Asylum Street Spankers redefine acoustic music
by Seth Rogovoy
(GREAT BARRINGTON, Mass., June 7, 2002) – The Austin, Texas-based Asylum Street Spankers were not only unplugged at Club Helsinki on Thursday night – they were unabashed, unforgettable and incredibly un-self-conscious, as they entertained the crowd with latter-day vaudeville flair in a variety show that spanned 1920s jazz to yesterday’s gangsta rap and everything in between.
The septet of musicians and singers really played unplugged – not in the modified acoustic manner that has become standard practice, in which acoustic instruments are amplified and singers use microphones. On Thursday, the sound engineer had the night off, as the band played entirely without amplification, relying solely on musical and vocal dynamics to get their music and message across.
That they did so with gleeful aplomb just added to the carnival-like atmosphere. Top-hatted fiddler/vocalist Korey Simeone grabbed the audience’s attention at first with a barker-like introduction. “We play without the use of demon electricity,” he expounded, and off they went, launching into the Gypsy jazz of “Digga Doo,” sung by Christina Marrs, the only woman on stage and one of four lead vocalists in the group.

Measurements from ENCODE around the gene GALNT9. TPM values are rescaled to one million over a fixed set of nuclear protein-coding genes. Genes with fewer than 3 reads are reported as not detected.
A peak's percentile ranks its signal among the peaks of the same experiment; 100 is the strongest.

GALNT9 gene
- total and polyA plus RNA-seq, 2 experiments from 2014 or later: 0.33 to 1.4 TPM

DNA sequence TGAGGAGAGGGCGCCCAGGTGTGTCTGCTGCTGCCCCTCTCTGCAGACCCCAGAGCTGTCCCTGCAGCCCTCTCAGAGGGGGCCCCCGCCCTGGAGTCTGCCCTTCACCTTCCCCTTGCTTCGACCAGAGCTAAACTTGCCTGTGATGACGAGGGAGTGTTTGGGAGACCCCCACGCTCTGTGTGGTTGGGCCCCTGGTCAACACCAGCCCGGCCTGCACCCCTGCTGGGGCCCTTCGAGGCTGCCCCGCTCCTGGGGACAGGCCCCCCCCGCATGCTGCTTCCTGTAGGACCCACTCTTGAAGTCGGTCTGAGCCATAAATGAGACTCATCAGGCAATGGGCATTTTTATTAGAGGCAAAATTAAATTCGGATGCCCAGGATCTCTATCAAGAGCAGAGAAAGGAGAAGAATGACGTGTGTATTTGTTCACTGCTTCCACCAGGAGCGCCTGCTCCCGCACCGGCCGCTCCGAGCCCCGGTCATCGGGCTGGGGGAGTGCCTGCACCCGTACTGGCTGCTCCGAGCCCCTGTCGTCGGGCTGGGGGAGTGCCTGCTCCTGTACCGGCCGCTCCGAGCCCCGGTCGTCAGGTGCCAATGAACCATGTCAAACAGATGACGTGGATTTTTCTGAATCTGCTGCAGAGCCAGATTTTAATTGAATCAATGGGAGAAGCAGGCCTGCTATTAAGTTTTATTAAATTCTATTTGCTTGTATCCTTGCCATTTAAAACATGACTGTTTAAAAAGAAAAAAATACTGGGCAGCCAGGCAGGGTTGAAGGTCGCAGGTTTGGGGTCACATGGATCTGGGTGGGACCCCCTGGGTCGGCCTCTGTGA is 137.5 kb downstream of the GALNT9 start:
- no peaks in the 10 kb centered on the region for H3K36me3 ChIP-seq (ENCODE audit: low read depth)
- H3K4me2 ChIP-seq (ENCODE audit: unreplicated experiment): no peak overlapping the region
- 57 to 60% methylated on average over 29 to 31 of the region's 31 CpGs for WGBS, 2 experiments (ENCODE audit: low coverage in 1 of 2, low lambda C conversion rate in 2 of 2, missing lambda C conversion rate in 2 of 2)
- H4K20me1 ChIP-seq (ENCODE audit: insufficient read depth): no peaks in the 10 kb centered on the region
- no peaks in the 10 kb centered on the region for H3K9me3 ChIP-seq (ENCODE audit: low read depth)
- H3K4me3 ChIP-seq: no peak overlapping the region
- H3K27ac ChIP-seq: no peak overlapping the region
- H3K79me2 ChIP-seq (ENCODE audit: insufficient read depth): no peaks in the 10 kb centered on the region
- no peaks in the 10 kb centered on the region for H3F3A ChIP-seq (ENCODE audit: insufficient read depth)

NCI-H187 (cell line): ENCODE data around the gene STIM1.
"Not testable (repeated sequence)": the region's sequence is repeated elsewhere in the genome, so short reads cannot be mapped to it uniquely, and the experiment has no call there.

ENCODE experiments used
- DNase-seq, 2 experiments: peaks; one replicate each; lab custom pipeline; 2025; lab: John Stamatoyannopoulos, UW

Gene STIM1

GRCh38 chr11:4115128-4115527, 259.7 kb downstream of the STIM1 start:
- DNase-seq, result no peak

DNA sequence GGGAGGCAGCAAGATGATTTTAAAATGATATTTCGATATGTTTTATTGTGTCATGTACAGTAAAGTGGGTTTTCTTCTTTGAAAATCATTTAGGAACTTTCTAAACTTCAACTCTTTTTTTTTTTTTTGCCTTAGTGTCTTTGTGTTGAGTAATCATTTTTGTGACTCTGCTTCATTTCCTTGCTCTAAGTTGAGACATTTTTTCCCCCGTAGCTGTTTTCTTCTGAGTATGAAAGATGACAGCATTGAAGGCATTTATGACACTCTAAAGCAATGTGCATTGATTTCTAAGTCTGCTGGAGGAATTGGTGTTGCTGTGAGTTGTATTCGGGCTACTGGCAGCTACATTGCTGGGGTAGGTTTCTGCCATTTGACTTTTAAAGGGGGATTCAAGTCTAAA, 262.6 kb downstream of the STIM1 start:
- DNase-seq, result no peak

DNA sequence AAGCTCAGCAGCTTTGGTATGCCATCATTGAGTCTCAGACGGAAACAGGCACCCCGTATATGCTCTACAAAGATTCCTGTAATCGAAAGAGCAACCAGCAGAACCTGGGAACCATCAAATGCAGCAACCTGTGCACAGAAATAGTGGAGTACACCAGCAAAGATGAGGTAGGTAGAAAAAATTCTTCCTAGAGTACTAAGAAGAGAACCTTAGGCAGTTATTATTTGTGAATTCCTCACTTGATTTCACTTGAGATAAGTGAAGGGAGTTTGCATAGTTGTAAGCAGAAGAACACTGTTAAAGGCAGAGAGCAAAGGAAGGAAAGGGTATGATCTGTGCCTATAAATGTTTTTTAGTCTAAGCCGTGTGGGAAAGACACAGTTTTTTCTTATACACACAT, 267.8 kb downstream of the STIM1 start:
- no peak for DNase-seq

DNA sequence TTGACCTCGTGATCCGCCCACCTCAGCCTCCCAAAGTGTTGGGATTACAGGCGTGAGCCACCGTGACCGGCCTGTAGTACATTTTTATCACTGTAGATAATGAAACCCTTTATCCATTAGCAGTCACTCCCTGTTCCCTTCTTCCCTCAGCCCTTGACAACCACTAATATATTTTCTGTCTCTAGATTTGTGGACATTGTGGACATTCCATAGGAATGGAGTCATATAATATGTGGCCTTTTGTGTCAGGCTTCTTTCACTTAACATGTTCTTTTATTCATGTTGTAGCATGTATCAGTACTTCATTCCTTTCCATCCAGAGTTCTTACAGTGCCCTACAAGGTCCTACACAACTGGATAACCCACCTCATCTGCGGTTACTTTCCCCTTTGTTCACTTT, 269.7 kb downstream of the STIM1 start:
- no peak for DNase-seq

The mononymic Wammo then stood up and sang a dizzyingly hilarious, country novelty song about drugs called “Beer,” which modulated and sped up three times and by the end had the whole crowd singing along on the one-word chorus: “Beer, beer, beer, beer, beer, beer, beer, beer.”
Vocalist/clarinetist Stanley Smith took a turn on lead vocals for “I’m Just Sitting Here Watching Another Blade of Grass Grow,” a gentle country-rocker that resembled Bob Dylan’s “Watching the River Flow” in theme as much as in its easygoing lilt. Simeone took a turn on a love song delivered in a theatrical, Al Jolson-like style. Wammo sang several other novelties, including one that invoked Moses, Spiderman, Santa Claus and the Elephant Man, and another called “Hick Hop” that fused country and western murder ballads with contemporary hip-hop.
Instruments, including guitars, banjos, fiddles, ukuleles, dobros, mandolins, washboards, percussion and bass frequently were swapped among the seven musicians. The group’s musical inventiveness extended to an instrumental piece Marrs composed to accompany Charlie Chaplin’s silent classic, “The Gold Rush,” featuring a genuine “musical saw” – Marrs bowed a cross-cut saw and bent it to derive changes of pitch. On Wammo’s “Hick Hop,” Simeone derived a turntable-scratch effect out of his dobro.
Not everything was a joke, however, and this was the secret of the group’s success. Smith played a straightforward rendition of Count Basie’s “Topsy” on clarinet, and Marrs delivered a bluesy, entertaining rendition of “Shine On Harvest Moon.” If the Asylum Street Spankers weren’t such terrific, accomplished musicians, the joke would have grown stale or tired or even annoying very quickly. Instead, they were simply brilliant.
[This review originally appeared in the Berkshire Eagle on June 10, 2002. Copyright Seth Rogovoy 2002. All rights reserved.]
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